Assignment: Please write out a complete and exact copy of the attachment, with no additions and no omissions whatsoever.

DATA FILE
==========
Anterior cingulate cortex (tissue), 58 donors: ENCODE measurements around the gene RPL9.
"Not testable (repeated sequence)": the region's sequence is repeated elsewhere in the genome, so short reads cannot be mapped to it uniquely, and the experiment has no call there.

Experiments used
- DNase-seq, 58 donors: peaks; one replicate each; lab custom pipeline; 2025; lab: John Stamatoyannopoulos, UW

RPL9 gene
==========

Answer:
Anterior cingulate cortex (tissue), 58 donors: ENCODE measurements around the gene RPL9.
"Not testable (repeated sequence)": the region's sequence is repeated elsewhere in the genome, so short reads cannot be mapped to it uniquely, and the experiment has no call there.

Experiments used
- DNase-seq, 58 donors: peaks; one replicate each; lab custom pipeline; 2025; lab: John Stamatoyannopoulos, UW

RPL9 gene